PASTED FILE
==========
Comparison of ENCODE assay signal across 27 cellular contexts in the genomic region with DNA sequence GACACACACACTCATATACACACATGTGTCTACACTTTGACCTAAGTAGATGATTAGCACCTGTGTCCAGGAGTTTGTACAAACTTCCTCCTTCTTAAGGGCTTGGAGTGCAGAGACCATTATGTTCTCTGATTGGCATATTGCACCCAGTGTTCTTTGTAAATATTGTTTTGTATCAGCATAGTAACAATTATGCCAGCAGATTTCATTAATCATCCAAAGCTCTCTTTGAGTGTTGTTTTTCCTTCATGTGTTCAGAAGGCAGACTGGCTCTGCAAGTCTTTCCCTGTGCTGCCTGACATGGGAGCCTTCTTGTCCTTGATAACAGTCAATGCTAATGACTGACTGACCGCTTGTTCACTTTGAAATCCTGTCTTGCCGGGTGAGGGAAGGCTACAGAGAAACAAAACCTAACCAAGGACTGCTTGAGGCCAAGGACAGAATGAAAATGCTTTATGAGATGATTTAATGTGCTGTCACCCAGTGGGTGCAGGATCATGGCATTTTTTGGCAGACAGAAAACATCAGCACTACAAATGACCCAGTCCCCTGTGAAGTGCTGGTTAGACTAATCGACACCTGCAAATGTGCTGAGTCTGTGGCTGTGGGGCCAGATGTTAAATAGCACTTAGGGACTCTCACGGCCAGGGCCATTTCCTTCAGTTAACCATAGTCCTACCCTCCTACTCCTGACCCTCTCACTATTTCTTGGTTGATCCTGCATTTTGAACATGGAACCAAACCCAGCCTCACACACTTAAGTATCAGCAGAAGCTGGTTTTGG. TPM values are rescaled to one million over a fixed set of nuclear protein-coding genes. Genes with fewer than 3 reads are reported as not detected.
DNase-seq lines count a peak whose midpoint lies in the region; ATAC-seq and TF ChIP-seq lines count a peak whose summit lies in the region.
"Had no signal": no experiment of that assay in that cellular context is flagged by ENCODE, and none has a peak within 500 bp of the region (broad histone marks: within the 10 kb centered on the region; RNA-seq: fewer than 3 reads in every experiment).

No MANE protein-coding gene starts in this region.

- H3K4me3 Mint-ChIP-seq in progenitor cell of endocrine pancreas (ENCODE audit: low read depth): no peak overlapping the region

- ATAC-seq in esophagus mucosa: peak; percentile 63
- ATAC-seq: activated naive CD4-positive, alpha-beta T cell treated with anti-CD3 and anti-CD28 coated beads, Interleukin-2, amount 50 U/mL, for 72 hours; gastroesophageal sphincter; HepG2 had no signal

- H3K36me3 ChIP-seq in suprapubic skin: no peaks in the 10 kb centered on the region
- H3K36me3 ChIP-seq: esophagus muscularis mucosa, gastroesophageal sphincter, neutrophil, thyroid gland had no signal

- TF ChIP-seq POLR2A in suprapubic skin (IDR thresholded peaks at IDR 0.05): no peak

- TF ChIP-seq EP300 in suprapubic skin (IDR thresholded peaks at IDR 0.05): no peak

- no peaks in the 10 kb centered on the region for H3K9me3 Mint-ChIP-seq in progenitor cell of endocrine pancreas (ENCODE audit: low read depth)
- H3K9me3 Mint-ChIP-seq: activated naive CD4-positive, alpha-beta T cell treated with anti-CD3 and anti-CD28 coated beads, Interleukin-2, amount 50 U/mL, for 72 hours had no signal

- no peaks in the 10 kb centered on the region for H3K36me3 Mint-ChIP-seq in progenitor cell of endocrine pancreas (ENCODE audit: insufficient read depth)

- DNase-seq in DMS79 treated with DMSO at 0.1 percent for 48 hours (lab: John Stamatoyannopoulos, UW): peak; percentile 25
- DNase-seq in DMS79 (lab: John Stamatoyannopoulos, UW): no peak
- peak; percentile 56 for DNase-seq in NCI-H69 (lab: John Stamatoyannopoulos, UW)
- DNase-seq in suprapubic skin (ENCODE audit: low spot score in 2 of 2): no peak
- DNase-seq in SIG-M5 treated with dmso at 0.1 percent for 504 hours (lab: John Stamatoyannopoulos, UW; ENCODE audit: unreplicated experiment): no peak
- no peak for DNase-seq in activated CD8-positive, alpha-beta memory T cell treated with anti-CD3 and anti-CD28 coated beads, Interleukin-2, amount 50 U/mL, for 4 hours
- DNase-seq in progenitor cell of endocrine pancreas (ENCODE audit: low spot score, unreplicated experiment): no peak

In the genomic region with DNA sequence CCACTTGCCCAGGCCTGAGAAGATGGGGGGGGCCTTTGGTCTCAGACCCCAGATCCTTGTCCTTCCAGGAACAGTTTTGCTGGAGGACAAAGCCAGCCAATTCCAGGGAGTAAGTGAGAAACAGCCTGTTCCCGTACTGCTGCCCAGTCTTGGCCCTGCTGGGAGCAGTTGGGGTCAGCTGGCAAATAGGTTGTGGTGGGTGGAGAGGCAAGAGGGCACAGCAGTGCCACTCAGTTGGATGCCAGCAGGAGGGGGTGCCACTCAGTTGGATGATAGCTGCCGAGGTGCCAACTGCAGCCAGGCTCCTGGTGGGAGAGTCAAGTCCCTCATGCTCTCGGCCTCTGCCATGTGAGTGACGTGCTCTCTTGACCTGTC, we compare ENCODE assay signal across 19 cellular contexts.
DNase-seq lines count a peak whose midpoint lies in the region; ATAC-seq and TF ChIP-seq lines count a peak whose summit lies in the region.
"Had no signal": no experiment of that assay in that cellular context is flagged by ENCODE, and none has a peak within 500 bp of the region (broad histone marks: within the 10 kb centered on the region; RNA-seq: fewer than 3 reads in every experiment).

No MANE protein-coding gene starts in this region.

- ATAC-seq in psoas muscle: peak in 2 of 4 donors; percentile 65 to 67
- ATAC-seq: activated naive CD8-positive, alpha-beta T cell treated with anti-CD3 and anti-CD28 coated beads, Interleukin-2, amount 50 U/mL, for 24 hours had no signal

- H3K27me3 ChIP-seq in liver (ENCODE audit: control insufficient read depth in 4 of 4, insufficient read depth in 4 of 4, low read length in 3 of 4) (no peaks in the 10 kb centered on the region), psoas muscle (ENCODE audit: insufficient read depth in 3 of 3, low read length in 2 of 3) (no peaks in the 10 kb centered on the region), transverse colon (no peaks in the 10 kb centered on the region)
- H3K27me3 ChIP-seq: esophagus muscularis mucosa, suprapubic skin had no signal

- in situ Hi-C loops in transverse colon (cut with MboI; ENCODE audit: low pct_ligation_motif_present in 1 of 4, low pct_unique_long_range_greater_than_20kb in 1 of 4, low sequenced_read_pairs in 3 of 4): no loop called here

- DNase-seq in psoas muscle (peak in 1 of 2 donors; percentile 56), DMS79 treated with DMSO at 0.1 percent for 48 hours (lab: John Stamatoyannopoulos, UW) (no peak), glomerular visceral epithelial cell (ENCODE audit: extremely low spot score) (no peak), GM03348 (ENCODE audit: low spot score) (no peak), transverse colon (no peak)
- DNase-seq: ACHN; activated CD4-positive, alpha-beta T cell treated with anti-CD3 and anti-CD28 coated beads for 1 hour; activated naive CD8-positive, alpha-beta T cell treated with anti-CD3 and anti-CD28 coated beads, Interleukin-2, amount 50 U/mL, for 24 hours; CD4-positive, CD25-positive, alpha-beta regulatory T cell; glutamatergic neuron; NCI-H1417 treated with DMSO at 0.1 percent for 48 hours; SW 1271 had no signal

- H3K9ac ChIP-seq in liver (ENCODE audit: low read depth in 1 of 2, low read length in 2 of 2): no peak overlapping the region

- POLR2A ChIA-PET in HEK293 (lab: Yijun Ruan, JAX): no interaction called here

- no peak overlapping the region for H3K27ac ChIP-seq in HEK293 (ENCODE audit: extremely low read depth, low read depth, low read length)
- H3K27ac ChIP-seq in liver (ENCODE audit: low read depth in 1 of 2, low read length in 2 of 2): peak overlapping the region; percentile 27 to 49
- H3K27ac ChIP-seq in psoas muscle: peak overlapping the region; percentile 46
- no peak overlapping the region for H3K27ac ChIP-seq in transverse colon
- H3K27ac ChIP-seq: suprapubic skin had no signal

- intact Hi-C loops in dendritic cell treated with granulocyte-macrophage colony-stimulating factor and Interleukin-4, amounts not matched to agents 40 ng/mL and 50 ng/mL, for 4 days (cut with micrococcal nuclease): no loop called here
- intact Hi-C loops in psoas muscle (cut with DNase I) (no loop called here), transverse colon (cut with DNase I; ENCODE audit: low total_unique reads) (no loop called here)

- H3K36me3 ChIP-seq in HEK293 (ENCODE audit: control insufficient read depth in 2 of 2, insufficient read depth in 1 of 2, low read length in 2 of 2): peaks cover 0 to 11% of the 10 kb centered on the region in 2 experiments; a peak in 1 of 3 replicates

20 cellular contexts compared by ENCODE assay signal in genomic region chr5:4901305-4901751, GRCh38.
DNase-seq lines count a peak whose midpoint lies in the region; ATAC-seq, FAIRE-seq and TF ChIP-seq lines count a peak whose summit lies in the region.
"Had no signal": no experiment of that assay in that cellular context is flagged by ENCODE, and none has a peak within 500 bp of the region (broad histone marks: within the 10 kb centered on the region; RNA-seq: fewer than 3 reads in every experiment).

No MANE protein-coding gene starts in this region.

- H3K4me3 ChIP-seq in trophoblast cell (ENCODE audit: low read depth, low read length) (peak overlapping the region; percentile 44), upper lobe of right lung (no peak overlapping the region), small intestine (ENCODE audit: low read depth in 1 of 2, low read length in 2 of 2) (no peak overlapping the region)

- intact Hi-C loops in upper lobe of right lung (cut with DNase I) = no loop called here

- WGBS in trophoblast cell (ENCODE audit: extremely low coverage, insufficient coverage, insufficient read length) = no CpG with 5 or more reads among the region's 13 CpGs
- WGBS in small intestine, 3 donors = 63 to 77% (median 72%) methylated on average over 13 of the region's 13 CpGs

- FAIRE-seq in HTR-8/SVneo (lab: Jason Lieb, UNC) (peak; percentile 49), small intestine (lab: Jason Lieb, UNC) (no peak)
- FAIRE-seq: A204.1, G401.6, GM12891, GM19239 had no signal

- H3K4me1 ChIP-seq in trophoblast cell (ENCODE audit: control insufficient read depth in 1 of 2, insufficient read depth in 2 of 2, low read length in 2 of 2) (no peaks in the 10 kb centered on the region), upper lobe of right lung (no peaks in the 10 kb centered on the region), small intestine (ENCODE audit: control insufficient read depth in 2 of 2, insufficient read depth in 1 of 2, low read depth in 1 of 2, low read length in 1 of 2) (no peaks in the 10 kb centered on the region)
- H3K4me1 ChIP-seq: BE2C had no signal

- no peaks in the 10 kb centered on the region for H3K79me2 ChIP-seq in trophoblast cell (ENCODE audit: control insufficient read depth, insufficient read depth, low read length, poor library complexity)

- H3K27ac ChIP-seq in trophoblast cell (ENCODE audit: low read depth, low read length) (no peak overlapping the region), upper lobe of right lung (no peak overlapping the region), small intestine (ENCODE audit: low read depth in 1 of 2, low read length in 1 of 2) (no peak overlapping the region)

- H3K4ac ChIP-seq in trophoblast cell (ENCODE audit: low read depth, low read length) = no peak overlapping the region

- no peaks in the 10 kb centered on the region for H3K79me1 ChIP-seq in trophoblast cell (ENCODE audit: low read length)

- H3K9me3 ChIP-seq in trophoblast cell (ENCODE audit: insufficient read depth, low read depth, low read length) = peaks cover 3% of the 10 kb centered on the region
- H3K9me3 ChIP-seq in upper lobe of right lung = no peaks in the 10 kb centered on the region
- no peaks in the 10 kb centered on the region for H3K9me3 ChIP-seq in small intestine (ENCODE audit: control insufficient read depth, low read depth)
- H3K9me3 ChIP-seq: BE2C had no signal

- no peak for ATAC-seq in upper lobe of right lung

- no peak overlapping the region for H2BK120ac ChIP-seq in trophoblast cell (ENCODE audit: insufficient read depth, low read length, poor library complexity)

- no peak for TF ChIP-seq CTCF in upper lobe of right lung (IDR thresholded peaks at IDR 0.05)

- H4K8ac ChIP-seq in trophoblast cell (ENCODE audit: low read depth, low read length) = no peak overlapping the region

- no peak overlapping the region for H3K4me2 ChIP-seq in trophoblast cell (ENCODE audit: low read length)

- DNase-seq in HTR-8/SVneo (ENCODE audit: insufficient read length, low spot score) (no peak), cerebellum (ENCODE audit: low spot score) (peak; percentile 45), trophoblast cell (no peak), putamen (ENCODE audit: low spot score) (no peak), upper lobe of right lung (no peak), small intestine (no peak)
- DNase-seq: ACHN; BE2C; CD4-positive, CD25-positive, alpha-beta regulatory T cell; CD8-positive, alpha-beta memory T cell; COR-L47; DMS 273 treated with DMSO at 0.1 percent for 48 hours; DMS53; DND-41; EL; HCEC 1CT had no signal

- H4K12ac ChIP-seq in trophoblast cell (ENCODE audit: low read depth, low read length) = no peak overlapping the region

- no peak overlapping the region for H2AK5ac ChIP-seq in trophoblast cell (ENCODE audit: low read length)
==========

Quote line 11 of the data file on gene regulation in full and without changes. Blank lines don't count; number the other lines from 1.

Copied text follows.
- TF ChIP-seq EP300 in suprapubic skin (IDR thresholded peaks at IDR 0.05): no peak